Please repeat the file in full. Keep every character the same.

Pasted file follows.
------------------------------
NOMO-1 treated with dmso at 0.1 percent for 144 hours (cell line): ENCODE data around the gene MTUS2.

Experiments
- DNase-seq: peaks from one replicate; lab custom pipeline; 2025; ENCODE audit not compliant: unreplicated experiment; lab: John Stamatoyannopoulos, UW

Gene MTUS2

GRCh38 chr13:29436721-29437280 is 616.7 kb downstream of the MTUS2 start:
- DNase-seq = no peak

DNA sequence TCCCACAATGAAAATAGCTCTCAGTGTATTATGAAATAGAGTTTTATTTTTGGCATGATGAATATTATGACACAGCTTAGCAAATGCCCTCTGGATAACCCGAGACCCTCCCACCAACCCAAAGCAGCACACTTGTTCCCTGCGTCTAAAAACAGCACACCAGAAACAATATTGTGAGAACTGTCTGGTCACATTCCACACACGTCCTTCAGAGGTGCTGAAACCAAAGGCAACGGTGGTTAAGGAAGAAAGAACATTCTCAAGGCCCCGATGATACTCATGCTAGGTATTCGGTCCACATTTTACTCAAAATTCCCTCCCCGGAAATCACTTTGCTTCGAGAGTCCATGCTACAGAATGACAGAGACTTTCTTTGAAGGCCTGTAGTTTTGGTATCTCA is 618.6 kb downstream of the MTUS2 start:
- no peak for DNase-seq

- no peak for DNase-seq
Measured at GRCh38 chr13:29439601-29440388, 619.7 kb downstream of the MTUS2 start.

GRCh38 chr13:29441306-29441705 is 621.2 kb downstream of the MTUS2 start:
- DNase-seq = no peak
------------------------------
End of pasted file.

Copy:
NOMO-1 treated with dmso at 0.1 percent for 144 hours (cell line): ENCODE data around the gene MTUS2.

Experiments
- DNase-seq: peaks from one replicate; lab custom pipeline; 2025; ENCODE audit not compliant: unreplicated experiment; lab: John Stamatoyannopoulos, UW

Gene MTUS2

GRCh38 chr13:29436721-29437280 is 616.7 kb downstream of the MTUS2 start:
- DNase-seq = no peak

DNA sequence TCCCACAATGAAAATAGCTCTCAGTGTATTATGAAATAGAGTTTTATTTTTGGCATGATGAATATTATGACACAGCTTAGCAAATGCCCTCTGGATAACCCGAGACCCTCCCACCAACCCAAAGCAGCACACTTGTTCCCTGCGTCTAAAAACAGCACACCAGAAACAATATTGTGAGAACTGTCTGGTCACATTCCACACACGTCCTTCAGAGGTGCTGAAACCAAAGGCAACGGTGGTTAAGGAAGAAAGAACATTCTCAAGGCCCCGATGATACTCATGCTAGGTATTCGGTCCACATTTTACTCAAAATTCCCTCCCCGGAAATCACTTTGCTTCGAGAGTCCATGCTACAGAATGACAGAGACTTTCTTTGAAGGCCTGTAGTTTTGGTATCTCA is 618.6 kb downstream of the MTUS2 start:
- no peak for DNase-seq

- no peak for DNase-seq
Measured at GRCh38 chr13:29439601-29440388, 619.7 kb downstream of the MTUS2 start.

GRCh38 chr13:29441306-29441705 is 621.2 kb downstream of the MTUS2 start:
- DNase-seq = no peak